YOU ARE AT:5GVerizon revenue up in Q3 as fixed, mobile 5G rollout continues

Verizon revenue up in Q3 as fixed, mobile 5G rollout continues

Verizon relaunches 5G NR-based fixed wireless service with Chicago activation

Last week Verizon presented its third quarter earnings and reported a small year-over-year increase in total revenue of $32.9 billion, up from $32.6 billion in the same quarter last year and up from $32.1 billion in Q2 this year.

CEO Hans Vestberg, based on a transcript of the earnings call prepared by Seeking Alpha, said it all comes down the network, a message he has repeated since joining the company as CTO then ascending to the top job.

“I think the network team has continued to execute extremely well. I’m confident in our ability to keep winning the third-party awards on the 4G network. We are just continuing to do a really good job there. At the same time, our team is executing on our 5G strategy, and we’re now up to 15 markets where we have deployed our 5G Ultra Wideband. Our commitment with 30 markets by year-end is still committed, and we will continue to do so the rest of this year.”

Vestberg also called out the company’s residential broadband service, 5G Home. Verizon’s initial 5G offering was launched last year in four markets and was based off of the company’s in-house Verizon Technical Forum specification. After parts of those four markets were turned up, Verizon stepped back from 5G Home, waiting for compatible silicon to be developed and commercialized in consumer premise equipment. The service was re-launched in Chicago last week based on the global 5G New Radio standard developed by 3GPP.

Verizon, as well as its competitors, have hit on 5G-based home broadband as a viable alternative to wired internet service and see it as a mechanism to win market share from traditional cable companies.

Click here for a detailed look at Verizon’s Q3 financials. 

Vestberg provided some commentary on the now standards-based 5G Home: “That was an important thing for us because as you remember, we launched in four cities with our proprietary software. Now we have it on the global standard software. So that’s an important event for us. And the second important event though of these launches, that we are now having the cell set-up. Remember, we had a North Star, how we want to do this so differently. So yes, you are right, we are launching this, and it’s a lot of new experience that we’re giving to our consumers but also that we are now taking as we have been working since the early launch on the first four cities.”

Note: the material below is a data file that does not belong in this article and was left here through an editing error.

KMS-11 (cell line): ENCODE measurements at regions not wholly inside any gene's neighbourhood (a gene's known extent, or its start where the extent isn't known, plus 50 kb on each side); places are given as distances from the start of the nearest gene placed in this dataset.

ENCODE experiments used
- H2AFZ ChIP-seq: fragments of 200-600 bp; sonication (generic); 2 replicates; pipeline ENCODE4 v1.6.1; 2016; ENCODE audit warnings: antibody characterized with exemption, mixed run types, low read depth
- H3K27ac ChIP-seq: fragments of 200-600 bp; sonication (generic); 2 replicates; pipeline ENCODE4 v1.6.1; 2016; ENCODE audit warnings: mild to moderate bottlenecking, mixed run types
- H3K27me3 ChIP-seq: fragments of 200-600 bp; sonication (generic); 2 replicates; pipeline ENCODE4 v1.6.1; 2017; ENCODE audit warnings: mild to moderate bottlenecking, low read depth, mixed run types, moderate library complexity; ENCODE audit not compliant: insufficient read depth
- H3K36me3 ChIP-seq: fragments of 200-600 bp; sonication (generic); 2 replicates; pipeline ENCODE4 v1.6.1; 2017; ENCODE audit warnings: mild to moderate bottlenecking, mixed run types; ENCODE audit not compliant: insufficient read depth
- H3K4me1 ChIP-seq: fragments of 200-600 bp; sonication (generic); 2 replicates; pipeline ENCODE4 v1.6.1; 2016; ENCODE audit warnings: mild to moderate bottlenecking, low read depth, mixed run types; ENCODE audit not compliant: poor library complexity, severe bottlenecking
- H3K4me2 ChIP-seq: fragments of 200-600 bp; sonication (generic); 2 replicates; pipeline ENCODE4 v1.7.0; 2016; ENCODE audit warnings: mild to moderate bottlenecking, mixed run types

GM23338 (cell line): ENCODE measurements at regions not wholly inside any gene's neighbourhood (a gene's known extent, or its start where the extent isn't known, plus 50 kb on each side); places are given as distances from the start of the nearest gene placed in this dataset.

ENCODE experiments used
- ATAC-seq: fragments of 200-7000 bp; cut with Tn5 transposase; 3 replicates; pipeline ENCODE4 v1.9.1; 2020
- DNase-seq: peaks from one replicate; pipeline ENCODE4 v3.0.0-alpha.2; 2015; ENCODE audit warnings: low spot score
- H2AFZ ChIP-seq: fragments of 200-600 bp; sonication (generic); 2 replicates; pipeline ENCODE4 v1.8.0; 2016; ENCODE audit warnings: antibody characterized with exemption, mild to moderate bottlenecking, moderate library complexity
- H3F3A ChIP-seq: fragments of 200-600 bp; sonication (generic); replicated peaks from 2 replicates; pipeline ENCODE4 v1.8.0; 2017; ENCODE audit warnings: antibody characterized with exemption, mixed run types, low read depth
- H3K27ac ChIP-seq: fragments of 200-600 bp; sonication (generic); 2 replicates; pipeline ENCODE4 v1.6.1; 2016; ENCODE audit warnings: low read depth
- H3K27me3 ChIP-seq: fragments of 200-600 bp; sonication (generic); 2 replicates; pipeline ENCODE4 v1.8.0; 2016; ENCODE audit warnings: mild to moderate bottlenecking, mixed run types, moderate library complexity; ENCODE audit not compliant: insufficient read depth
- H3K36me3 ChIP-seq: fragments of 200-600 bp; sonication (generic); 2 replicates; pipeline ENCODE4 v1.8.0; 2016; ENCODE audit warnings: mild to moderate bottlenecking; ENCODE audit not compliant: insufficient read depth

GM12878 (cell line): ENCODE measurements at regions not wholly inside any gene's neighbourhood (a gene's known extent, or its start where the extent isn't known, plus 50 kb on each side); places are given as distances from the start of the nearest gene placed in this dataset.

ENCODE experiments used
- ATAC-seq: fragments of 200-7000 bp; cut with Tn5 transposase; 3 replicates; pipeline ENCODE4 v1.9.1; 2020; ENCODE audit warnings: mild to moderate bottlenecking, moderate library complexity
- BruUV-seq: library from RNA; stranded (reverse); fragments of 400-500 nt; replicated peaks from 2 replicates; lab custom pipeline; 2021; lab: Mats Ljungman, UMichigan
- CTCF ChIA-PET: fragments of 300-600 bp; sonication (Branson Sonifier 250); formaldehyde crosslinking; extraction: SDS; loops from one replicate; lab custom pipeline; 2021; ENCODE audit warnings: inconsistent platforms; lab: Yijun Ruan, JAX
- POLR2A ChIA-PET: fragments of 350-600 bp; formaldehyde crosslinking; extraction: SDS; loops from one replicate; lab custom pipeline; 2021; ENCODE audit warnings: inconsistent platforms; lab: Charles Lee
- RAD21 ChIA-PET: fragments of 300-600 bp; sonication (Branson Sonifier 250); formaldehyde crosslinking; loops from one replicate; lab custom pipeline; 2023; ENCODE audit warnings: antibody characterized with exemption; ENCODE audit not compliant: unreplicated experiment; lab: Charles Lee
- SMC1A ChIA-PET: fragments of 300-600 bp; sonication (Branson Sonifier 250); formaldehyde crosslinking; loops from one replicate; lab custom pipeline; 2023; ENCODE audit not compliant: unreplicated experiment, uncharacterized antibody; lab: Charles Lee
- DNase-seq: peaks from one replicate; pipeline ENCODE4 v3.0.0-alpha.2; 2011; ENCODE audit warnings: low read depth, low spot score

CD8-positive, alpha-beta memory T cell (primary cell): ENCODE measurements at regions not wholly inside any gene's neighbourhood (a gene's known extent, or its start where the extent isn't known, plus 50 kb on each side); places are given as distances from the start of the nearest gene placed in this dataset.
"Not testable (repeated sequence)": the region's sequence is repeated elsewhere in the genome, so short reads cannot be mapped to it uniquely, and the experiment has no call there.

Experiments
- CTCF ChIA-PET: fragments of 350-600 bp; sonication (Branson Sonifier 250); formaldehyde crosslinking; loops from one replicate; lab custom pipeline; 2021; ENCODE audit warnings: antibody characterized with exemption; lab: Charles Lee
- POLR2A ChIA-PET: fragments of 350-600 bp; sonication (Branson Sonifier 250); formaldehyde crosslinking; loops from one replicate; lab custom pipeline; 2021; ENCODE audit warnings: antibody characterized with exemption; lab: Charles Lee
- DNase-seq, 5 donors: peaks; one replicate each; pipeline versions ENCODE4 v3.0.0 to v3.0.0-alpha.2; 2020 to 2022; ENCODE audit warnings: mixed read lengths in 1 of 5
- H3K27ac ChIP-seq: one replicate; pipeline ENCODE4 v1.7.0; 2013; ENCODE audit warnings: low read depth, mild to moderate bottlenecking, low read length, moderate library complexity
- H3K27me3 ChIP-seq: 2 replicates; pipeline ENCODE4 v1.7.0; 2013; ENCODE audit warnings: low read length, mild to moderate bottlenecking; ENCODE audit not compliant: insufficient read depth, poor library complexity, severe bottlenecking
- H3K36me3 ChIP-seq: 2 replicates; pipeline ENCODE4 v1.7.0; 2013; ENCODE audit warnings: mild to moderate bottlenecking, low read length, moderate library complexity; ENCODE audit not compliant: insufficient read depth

In response to a question about 5G will prompt evolution in the carrier’s pricing strategy, Vestberg talked somewhat generally about opportunities around service-bundling and value-adds through its media division like offering higher-tier customers Apple Music and Disney+, a video streaming service.

“As we get into 5G, you get a fair amount of new potential ways of charging. I still think that our model for unlimited is really both helping us and our consumers to go to actually move up in the value chain from getting into the, let’s say, the lower tier of unlimited coming up to the sort of the highest. It’s a wide range and, of course, the highest is including 5G. Today, we’re waiving that, but all time we see that if you’re going to get that ubiquitous sort of coverage and capacity, and — that will give us an opportunity.”

To that point about ubiquitous coverage and capacity, Verizon plans to use dynamic spectrum sharing to scale out coverage in 2020. DSS allows the operator, via software upgrade, to operate 5G and LTE in the same spectrum at the same time. Currently Ericsson is the only of Verizon’s RAN vendors–the other two are Nokia and Samsung, that has a product for DSS called Ericsson Spectrum Sharing.

ABOUT AUTHOR

Sean Kinney, Editor in Chief
Editor-in-Chief Sean focuses on multiple subject areas including 5G, Open RAN, hybrid cloud, edge computing, and Industry 4.0. He also hosts Arden Media's podcast Will 5G Change the World? Prior to his work at RCR, Sean studied journalism and literature at the University of Mississippi then spent six years based in Key West, Florida, working as a reporter for the Miami Herald Media Company. He currently lives in Fayetteville, Arkansas.

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